Cricket Diary: History lesson for a hat-trick hero

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The Independent Online
DAVID LLOYD, the entertaining, informative radio summariser and Lancashire coach, who was 12th man in the batting averages of 1972 and 1974, said of the 25 points deducted from his side's total after producing an unfit pitch at Old Trafford: 'I don't care what they say. We won that game against Middlesex fair and square, and I consider us to be eighth, not 14th.'

CHUMS, being what they are, seized the opportunity last week to recount to Alamgir Sheriyar the cautionary tale of one Herbert Amos Sedgwick. Until last Saturday, Sheriyar could have been expected to go through his career unaware of Sedgwick's existence.

Then, on his Championship debut for Leicestershire, Sheriyar took a hat-trick and the pair became everlastingly connected. Back in 1906 Bert Sedgwick had done likewise, playing for Yorkshire against Worcestershire at Hull.

Hardly had Sheriyar finished ripping through the Durham tail than the story was related. The cautionary bit followed. After that magnificent debut Sedgwick went on to play precisely two more matches for Yorkshire. He was only 23 at the time and although he appeared for Staffordshire from 1910 until 1931 he never played first-class cricket after 1906.

'Bert, oh yes, I've been told about him,' Sheriyar said last week, still somewhat dumbfounded by his own achievement. 'I'd like to think it won't happen to me. Who knows, it might be an inspiration to make sure it doesn't'

Sheriyar - he never uses his first name - is 20 and has put on hold an engineering degree course at Oxford Brookes University to pursue his cricketing career. He bowls left-arm at a lively pace and when he learns to produce consistent in-swing will certainly prove more incisive.

Durham may think him incisive enough, thank you. The first victim of his hat-trick was caught at the wicket after being knocked up by first slip, the second - 'I wasn't thinking of getting him out, just putting the ball in the right spot' - was also caught behind and the third clean bowled.

It was notable too, of course, for being the second hat-trick of the match, Vince Wells having got the first. Matches have had two hat-tricks before. Most famously, Albert Trott got two in the same innings for Middlesex in 1907. Five other bowlers have done it in both innings, though the game at Durham University seems to be the first in which two bowlers have managed it.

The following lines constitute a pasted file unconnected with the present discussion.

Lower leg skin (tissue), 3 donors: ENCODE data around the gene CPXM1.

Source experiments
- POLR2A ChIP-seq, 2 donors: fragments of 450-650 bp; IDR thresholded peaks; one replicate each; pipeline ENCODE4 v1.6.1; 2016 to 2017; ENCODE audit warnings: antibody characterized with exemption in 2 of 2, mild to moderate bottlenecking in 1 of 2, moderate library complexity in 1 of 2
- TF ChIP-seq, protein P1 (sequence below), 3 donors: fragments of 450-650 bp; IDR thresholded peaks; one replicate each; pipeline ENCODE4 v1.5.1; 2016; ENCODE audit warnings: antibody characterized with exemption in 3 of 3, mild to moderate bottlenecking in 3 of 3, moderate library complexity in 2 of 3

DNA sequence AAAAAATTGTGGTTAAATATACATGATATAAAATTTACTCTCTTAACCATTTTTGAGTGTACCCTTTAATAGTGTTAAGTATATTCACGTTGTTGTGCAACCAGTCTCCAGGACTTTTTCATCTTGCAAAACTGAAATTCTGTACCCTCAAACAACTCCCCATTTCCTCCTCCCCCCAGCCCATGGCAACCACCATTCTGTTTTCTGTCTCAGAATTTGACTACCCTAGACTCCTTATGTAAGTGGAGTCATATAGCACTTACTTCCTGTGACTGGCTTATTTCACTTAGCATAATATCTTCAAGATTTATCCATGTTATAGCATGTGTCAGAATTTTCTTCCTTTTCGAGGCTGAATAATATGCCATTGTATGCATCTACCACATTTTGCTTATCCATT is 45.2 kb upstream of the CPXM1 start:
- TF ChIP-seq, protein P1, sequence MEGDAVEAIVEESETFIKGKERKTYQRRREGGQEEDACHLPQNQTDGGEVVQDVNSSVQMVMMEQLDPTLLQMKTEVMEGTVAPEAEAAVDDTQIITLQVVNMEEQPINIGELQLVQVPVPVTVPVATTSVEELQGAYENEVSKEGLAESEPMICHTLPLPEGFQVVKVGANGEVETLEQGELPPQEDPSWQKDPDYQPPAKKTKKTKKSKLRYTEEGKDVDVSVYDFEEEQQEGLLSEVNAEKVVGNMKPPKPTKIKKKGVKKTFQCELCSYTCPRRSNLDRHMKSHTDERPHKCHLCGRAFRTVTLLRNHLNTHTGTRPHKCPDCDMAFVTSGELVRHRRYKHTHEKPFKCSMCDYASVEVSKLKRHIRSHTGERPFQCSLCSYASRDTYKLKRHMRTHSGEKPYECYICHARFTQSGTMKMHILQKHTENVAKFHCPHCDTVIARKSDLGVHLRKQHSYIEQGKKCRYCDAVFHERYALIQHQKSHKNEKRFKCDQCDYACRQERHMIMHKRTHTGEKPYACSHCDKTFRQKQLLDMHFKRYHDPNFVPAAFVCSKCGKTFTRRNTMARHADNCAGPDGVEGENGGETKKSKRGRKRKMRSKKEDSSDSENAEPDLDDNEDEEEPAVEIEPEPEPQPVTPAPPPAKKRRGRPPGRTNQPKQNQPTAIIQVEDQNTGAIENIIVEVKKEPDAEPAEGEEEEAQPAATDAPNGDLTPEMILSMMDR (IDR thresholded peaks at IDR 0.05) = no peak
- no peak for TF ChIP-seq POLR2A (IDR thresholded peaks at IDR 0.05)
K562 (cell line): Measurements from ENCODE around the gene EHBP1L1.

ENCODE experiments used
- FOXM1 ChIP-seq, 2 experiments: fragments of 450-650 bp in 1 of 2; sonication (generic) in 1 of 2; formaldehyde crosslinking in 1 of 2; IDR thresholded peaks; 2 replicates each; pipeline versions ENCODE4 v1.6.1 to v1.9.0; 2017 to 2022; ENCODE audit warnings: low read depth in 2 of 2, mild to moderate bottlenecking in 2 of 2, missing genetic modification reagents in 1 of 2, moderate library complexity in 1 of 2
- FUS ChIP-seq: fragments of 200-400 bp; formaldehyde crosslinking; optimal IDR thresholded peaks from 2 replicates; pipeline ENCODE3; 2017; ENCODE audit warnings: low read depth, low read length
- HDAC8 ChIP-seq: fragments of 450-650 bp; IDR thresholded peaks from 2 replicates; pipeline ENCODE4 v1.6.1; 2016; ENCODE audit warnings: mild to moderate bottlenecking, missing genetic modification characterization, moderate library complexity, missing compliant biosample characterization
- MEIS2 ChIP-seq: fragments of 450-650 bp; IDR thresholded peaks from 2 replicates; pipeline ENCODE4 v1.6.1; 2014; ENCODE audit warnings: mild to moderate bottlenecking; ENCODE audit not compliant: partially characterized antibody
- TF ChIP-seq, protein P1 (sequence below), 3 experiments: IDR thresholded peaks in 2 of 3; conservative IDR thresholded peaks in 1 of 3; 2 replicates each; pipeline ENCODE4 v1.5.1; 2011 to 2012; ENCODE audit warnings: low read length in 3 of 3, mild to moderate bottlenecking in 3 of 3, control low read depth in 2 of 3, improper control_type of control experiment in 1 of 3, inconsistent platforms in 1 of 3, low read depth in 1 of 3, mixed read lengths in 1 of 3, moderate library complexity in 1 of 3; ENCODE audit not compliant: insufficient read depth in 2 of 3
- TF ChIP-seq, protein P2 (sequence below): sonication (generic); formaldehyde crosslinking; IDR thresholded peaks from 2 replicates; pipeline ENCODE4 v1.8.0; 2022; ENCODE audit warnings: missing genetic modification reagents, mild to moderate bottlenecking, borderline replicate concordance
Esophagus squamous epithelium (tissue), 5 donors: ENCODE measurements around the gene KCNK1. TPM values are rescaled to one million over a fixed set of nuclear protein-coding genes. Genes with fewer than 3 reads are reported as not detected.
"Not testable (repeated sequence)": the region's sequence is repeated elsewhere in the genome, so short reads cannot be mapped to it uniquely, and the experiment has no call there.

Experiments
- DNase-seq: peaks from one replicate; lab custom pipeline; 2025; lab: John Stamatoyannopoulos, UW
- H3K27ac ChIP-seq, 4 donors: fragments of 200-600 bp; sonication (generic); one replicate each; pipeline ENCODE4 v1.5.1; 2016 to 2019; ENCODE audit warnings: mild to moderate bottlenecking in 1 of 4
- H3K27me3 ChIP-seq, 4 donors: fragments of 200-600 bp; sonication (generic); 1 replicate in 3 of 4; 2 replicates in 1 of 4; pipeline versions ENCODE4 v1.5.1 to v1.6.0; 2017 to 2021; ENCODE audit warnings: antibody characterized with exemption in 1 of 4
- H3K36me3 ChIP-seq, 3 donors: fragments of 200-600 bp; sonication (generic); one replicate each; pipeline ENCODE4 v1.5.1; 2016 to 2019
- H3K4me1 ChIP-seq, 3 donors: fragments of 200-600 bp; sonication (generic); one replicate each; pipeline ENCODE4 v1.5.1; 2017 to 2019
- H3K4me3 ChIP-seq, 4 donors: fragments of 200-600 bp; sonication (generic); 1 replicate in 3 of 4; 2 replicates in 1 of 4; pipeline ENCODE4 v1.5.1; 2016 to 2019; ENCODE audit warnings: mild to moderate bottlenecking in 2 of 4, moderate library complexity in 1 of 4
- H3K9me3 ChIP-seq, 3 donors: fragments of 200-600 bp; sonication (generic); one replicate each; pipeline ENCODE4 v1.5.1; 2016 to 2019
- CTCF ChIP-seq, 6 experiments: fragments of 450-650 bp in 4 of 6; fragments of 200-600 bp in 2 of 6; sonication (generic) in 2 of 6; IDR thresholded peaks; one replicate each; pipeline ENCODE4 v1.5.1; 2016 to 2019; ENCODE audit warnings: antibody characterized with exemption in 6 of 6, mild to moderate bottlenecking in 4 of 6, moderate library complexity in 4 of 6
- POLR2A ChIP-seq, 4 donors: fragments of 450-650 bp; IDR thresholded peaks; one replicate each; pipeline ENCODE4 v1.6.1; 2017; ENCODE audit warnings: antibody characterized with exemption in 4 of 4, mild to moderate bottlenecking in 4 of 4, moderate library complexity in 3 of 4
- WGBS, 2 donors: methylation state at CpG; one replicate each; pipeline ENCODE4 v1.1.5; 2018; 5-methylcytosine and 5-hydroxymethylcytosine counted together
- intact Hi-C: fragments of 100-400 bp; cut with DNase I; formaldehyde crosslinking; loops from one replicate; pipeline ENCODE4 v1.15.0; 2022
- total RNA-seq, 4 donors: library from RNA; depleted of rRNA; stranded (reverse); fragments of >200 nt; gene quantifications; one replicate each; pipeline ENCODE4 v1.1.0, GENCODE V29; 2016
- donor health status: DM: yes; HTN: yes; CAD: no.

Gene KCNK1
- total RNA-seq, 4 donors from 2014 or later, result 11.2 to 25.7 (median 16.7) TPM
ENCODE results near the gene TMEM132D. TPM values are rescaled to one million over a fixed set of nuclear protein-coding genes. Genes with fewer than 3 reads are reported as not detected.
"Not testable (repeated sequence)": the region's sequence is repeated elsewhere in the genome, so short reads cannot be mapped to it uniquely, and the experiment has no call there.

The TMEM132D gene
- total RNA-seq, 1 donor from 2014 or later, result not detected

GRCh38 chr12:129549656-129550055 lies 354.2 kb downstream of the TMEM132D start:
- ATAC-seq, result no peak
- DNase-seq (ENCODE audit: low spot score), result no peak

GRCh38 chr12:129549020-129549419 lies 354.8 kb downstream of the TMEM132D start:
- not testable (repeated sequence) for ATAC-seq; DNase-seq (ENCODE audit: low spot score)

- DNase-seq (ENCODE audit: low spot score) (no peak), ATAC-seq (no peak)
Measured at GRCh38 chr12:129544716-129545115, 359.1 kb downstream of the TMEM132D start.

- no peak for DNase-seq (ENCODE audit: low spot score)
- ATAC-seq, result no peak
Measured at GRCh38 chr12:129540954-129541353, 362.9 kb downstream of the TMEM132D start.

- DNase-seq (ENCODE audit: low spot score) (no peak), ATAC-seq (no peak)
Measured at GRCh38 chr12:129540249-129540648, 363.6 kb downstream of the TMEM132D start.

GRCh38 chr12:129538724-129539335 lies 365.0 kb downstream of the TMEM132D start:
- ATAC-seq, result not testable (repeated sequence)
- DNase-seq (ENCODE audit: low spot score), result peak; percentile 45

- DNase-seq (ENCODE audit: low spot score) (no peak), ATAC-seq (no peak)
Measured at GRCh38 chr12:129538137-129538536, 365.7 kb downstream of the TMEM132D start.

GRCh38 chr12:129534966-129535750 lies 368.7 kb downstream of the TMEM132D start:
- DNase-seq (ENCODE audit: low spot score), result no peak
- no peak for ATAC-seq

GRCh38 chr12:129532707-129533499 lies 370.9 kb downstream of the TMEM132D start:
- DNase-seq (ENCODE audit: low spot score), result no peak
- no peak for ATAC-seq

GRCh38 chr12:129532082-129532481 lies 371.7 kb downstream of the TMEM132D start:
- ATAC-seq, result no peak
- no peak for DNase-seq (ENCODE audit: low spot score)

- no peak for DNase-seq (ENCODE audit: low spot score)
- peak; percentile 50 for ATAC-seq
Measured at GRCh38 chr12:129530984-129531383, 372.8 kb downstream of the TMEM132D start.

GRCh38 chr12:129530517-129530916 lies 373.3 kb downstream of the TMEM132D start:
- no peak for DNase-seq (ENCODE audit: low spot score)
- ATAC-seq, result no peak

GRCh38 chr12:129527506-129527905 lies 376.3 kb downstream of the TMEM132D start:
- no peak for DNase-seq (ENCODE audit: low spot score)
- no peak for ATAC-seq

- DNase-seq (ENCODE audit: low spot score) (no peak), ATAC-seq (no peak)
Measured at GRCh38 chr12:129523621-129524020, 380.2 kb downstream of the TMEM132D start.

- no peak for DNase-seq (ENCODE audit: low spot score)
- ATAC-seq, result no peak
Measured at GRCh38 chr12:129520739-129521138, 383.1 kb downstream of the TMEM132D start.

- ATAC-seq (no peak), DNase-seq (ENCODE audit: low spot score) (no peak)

Sheriyar, it should perhaps be pointed out, did not entirely emulate Sedgwick. The Yorkshireman was making his first-class debut while the Leicestershire bowler had already played one match against Oxford University this season.

Neither matched Tony Pigott. He did not perform the hat-trick until his third match for Sussex in 1978. They were, however, his first wickets. 'You never think of things like this happening,' said Sheriyar. 'It's a dream come true. Now I've got to learn to bowl better.'

BEFORE the occasion became soiled, the talk during the Lord's Test was of minor but more pleasant matters, like which schools the players attended. The subject arose because both Michael Atherton and John Crawley were at Manchester Grammar. This led on to the last school to provide two England players (Willesden High School - Chris Lewis and Phillip DeFreitas) and from there all conversational routes led to Millfield School, Somerset.

It has yet to supply its second Test cricketer but it continues to produce county players at a rate more prolific than the West Indian fast-bowling factory.

The first was Graham Burgess in the mid-Sixties and there are no fewer than 17 old Millfield boys on the books of nine different counties this summer. The most successful of them has perhaps been Paul Terry, the school's only Test player, whose benefit is this season.

'It just has a very good reputation for sport. They have very good facilities and it's very competitive,' said the Hampshire batsman. 'You play high-class fixtures and it's a good way of coming through the system.'

Gerry Wilson, the coach at Millfield since 1959 (the school was founded in 1947 by the former Somerset captain R J O Meyer) confirmed that parents often sent children to Millfield because of their sporting prowess and its sporting reputation.

He still got a frisson of excitement when one of the former pupils joined the county circuit, thought most of them had gone as far in the game as they could but suspected that Peter Roebuck was unlucky to be uncapped. Millfield and the counties should continue to have a close bond. Wilson named three players from this year's side he thinks will play first-class cricket.

A LONG time ago a respected England captain was involved in an unsavoury incident in which he was seen to wag a finger at an umpire during a Test match.

The captain would later write in his autobiography: 'Everyone took a photograph of that little scene with a telescopic lens. Television recorded it for posterity and everyone, it seemed, said afterwards, 'You shouldn't talk to an umpire like that'. Like what?

'No one took the trouble to ask if, perhaps, a different interpretation could be placed upon the incident than the one which everyone seemed to assume was the obvious one.' Last week he might just have recalled that sentence and the enduring ability of cameras not to reveal the whole truth. The match was at Sydney in 1971, the apparently finger-wagging captain was one Raymond Illingworth.

MOST determined attempt of the week to mention the story of the moment despite its complete lack of relevance came in the television coverage of the NatWest Trophy tie between Glamorgan and Surrey. 'Well, ball-tampering is in the news but Tony Murphy has got those figures entirely by his own efforts.'

(Photograph omitted)

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